||From 8:00 to 8:45 a.m. on Friday April 8, 2011, a group of Jamaicans stood near the entrance of Devon House in Kingston to condemn the exclusion of sexual orientation from the Charter of Rights and Freedoms as well as the re-saving of the country’s anti-buggery law.
Noted Jamaican Queen’s Counsel, Lord Anthony Gifford, stated that the views expressed by some that a Charter should only reflect the majority opinion on human rights could have been used to justify the Nazi holocaust. Agreeing with Lord Gifford, Arlene Harrison-Henry, former President of the Jamaica Bar Association said that the role of a Charter is to provide protection for marginalized groups in a society, such as Jamaican gays. Holding a placard with the slogan ‘Golding, Charter is homophobic’ radio talk-show host, Lloyd D’Aguilar argued that the Charter undermines the already fragile civil liberties of the country's vulnerable homosexual population.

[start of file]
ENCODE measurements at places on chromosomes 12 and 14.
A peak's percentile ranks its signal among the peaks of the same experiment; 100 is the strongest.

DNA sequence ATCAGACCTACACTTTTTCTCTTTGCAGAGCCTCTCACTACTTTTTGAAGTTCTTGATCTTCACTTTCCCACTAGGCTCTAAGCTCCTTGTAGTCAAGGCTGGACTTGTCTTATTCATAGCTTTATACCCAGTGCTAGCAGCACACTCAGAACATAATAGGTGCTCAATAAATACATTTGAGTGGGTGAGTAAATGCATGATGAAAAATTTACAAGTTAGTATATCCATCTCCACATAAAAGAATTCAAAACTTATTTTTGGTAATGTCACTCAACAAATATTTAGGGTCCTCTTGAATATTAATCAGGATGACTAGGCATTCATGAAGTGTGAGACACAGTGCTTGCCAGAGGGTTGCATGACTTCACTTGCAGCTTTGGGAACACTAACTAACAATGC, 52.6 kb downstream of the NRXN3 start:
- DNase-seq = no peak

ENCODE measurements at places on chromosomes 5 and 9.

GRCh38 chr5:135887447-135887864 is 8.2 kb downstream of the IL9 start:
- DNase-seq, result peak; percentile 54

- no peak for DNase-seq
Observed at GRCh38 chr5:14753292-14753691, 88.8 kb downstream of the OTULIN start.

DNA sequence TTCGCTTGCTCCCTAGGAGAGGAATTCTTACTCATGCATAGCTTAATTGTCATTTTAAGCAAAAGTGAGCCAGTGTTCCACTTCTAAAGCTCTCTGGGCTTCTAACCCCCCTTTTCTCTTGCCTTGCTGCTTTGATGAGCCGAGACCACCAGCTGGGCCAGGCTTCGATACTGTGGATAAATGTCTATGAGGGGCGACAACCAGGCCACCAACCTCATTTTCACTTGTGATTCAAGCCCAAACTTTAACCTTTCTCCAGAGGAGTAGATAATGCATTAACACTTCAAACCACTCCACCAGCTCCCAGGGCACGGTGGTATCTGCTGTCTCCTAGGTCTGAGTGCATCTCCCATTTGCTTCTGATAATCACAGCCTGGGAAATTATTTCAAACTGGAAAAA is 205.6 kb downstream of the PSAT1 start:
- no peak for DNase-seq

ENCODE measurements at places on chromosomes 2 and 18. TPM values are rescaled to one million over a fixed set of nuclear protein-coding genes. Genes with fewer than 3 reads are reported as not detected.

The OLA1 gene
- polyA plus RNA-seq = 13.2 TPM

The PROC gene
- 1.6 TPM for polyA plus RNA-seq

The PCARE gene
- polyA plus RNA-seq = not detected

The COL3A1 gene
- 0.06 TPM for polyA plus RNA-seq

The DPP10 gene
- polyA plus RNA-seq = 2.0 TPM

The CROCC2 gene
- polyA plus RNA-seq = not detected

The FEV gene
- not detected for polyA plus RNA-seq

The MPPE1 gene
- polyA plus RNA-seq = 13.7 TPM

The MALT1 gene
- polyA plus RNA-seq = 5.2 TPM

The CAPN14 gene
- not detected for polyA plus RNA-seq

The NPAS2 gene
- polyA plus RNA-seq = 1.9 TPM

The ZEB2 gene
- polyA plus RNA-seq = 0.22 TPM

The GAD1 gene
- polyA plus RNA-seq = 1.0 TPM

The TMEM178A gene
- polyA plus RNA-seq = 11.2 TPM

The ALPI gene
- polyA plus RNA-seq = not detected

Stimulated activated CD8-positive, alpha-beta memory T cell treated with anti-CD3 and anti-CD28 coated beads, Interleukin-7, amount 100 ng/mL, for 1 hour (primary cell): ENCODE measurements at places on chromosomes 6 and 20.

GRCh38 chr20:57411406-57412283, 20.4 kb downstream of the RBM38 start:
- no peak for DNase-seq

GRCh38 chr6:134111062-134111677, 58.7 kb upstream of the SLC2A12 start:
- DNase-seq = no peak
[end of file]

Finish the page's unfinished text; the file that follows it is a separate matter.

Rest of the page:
Jamaica's 147 year old anti-buggery legislation is futile and dangerous as it has failed to prevent private consenting male same-sex activity and instead provides legal justification for the often violent abuse and extortion of gays. Furthermore, the 2009 UNAIDS report highlighted that the law contributes to Jamaica's HIV epidemic by driving gays underground, making it difficult to reach them with effective HIV prevention, treatment, care and support interventions.